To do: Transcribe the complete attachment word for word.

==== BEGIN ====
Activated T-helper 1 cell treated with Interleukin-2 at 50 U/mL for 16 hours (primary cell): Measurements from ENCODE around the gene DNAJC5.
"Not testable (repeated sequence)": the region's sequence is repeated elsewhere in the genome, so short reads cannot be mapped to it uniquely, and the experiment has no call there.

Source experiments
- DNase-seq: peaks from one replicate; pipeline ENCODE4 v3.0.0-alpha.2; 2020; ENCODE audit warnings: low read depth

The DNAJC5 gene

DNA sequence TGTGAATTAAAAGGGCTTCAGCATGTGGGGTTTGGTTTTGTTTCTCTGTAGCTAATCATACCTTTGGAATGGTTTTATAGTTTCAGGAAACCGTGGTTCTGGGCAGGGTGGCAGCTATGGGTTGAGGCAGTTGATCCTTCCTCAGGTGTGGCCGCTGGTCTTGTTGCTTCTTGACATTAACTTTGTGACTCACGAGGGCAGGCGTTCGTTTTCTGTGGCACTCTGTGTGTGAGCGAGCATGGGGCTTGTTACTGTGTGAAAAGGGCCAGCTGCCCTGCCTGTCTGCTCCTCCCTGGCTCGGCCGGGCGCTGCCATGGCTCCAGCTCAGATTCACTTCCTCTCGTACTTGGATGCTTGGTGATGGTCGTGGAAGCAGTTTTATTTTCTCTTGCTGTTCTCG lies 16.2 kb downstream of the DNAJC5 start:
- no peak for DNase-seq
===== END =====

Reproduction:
Activated T-helper 1 cell treated with Interleukin-2 at 50 U/mL for 16 hours (primary cell): Measurements from ENCODE around the gene DNAJC5.
"Not testable (repeated sequence)": the region's sequence is repeated elsewhere in the genome, so short reads cannot be mapped to it uniquely, and the experiment has no call there.

Source experiments
- DNase-seq: peaks from one replicate; pipeline ENCODE4 v3.0.0-alpha.2; 2020; ENCODE audit warnings: low read depth

The DNAJC5 gene

DNA sequence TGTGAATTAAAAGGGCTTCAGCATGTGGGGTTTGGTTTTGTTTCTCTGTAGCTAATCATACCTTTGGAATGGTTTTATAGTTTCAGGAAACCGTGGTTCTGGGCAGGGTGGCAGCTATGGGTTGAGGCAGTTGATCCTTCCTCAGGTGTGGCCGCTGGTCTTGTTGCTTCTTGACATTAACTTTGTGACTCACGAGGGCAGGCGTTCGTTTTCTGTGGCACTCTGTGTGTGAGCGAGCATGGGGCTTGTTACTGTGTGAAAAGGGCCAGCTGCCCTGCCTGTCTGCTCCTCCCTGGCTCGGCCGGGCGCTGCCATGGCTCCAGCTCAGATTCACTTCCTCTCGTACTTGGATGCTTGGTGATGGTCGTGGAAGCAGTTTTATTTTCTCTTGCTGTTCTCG lies 16.2 kb downstream of the DNAJC5 start:
- no peak for DNase-seq